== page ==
The acting head of the US Customs and Border Protection agency announced his resignation on Tuesday amid a public outcry over alarming detention conditions of migrant children in Texas.
John Sanders, appointed to the post just two months ago, said in a letter obtained by several US media outlets that he planned to step down as acting CBP commissioner on July 5.
Sanders' departure coincides with the revelation of unsanitary detention conditions for children at an overcrowded Border Patrol facility in Clint, Texas, a sign of the increasing strain on resources due to soaring numbers of arrests at the US-Mexico border.
The conditions at the center in Clint were described by a team of lawyers, doctors and others who visited the facility about 20 miles (30 kilometers) southeast of El Paso.
Nearly 250 children were transferred out of Clint on Monday but a CBP official said Tuesday that about 100 were being sent back there.
"The three-year old before me had matted hair, a hacking cough, muddy pants, and eyes that fluttered closed with fatigue," wrote Clara Long, a researcher with Human Rights Watch who accompanied the team.
"Children at Clint told us they don't have regular access to showers or clean clothes, with some saying they hadn't been allowed to bathe over periods of weeks and don't have regular access to soap," she said.
- 'Untenable position' -
Sanders has led CBP since April, when President Donald Trump tapped CBP chief Kevin McAleenan to replace Kirstjen Nielsen as secretary of the Department of Homeland Security.
In a message to staff, Sanders did not give a specific reason for quitting and officials told The Washington Post and The New York Times it was not clear if his resignation was directly related to the handling of underage migrants at the border.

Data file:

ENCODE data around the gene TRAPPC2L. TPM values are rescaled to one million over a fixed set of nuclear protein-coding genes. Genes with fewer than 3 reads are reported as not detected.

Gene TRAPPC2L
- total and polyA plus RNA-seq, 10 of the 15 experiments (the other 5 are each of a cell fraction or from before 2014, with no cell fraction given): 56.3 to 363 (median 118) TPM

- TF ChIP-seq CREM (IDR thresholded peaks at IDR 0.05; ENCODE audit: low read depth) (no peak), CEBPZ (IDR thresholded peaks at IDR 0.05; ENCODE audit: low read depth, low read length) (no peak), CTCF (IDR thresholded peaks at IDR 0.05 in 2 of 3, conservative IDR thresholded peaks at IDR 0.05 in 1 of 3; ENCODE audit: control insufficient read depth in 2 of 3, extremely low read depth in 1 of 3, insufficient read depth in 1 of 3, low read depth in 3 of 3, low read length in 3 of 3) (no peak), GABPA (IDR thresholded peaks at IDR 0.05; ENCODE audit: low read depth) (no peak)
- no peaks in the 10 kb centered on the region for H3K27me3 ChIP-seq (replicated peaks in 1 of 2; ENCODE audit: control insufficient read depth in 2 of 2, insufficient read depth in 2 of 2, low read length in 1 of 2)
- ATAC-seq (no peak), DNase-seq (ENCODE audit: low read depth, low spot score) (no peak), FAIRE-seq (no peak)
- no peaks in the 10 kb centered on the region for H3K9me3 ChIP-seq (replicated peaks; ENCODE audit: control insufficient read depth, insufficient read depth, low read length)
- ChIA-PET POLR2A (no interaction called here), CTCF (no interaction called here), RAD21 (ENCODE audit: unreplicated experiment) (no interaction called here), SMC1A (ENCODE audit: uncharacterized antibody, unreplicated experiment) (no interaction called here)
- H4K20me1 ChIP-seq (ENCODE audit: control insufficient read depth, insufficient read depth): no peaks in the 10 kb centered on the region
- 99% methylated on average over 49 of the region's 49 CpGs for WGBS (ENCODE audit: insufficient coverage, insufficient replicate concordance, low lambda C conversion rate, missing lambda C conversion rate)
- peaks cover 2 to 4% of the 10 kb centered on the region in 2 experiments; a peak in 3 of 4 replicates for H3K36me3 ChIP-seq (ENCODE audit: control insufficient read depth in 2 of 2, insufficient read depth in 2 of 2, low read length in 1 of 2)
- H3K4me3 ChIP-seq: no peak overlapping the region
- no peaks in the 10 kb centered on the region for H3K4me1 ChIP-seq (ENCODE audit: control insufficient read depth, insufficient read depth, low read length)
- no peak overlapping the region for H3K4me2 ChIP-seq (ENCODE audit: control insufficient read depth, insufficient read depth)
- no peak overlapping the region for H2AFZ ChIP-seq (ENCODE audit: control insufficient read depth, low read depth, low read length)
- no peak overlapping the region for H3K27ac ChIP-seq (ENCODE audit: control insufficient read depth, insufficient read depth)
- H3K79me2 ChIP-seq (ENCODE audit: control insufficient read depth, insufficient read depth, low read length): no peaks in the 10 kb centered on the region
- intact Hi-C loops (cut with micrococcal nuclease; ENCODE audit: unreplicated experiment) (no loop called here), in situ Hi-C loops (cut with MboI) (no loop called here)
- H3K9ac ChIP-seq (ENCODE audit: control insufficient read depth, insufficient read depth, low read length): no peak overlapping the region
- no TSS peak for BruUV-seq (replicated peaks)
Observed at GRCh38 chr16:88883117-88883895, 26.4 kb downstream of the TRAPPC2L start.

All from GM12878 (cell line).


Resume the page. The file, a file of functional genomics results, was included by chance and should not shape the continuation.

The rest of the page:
Trump told reporters Tuesday he did not ask Sanders to step down but "knew there were going to be changes there."
According to the Post, Trump plans to name Mark Morgan, acting director of Immigration and Customs Enforcement (ICE), to replace Sanders.
In an interview with CBS News on Tuesday, Morgan said he does not believe there is a "systemic problem" at detention facilities.
"I just don't agree that it's egregious conditions, like a systemic problem," Morgan said. "Are there issues that we can improve and get better? Absolutely."
US law requires unaccompanied minors to be returned to their parents or transferred to Health and Human Services facilities within 72 hours.
But many of the children held by the Border Patrol in Clint had been there for three or four weeks, according to the team which visited the facility on June 17.
Arrivals of undocumented migrants at the southern US border have surged in recent months, with 144,000 taken into custody in May alone.
"Everybody understands it is not the Border Patrol's job to take care of children," said Warren Binford, a Willamette University law professor who visited the Clint facility.
"They are as upset as we are that these children are being put into their care because they don't have the ability to care for them," Binford said on MSNBC.
- 'Form of slavery' -
A fierce debate has mushroomed in Congress over how to address the crisis.
Late Tuesday the Democratic-led House of Representatives passed a $4.5 billion emergency funding package for humanitarian aid and security along the border.
"We are ensuring the children have food, clothing, sanitary items, shelter and medical care," House Speaker Nancy Pelosi said of the measure that addresses migrants in custody.
Nearly all House Republicans opposed the measure, arguing it establishes certain restrictions on migrant detention centers and fails to fund thousands more detention center beds to handle the surge.
The Senate is expected to pass its version of the measure this week.
Trump previously expressed support for the package, although it reverses his decision to block funding already approved to help conditions in Central American countries, the source of many recent migrants.
He added "bad people" were using children to take advantage of lax US immigration laws. "It's a form of slavery, what they're doing to young children," he said.